Every business needs a way to tell its customers about its products and services. Those marketing channels differ from one business to another and can change as the business grows. And just like everything else in business, marketing needs an investment. In the earliest stages of a startup, this investment is usually best spent developing a product customers need.
Imagine that you have just developed two brand new products. Product one has great signs of possible product-market fit based on customer interviews and the validation experiments data. Yet, you have no marketing budget for it. Product two is not validated at all, but you have a big marketing budget for it. Which product would you bet on?
“Design is the method of putting form and content together. Design can be art. Design is so simple, that’s why it is so complicated.”― Paul Rand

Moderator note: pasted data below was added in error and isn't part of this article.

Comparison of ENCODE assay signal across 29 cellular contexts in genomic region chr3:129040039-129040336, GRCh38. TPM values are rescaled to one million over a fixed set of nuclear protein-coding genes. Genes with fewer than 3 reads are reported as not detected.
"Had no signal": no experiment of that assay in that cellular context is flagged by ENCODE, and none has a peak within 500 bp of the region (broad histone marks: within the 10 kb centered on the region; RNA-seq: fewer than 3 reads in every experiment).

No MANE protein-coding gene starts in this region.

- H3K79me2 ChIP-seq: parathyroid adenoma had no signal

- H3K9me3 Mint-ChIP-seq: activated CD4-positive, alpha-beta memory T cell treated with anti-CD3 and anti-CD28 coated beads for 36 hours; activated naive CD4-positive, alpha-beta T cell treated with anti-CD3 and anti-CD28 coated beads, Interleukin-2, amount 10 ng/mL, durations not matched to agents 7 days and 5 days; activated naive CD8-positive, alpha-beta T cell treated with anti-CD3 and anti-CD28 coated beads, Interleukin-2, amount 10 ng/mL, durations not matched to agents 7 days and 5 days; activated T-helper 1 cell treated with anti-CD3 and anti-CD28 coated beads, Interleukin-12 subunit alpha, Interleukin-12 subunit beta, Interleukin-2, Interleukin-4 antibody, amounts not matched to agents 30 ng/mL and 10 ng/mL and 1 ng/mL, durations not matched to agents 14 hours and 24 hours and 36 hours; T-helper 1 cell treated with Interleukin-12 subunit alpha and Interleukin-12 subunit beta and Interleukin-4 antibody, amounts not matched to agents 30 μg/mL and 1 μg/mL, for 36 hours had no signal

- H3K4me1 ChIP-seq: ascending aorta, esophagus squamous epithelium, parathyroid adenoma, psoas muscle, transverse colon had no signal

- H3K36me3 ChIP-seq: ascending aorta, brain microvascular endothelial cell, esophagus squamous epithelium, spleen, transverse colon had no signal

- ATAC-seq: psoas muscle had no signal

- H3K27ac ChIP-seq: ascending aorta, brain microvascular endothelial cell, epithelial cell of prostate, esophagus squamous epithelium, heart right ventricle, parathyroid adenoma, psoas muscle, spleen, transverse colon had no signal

Most experienced founders would bet on product one because if product two doesn’t solve a problem, marketing will not save it.
Investments in marketing activities are a growth amplifier, while the real growth driver is product-market fit. If there is no product-market fit, there is simply nothing to amplify. Trying to market a business without product-market fit is like trying to build a house without a foundation.
In fact, investing in marketing too early in your startup’s life cycle is a way to scale prematurely, which according to the Startup Genome project is the biggest startup killer.
Finally, note that marketing is one of those terms that have different meanings for different people. For most people, marketing investment is synonymous with spending for promotional purposes, which is what is focused on in this article. Yet, in theory, the full marketing mix includes product, place, price, and promotion. With this definition, practically all startups make some kind of marketing investment simply because the product is a part of the mix.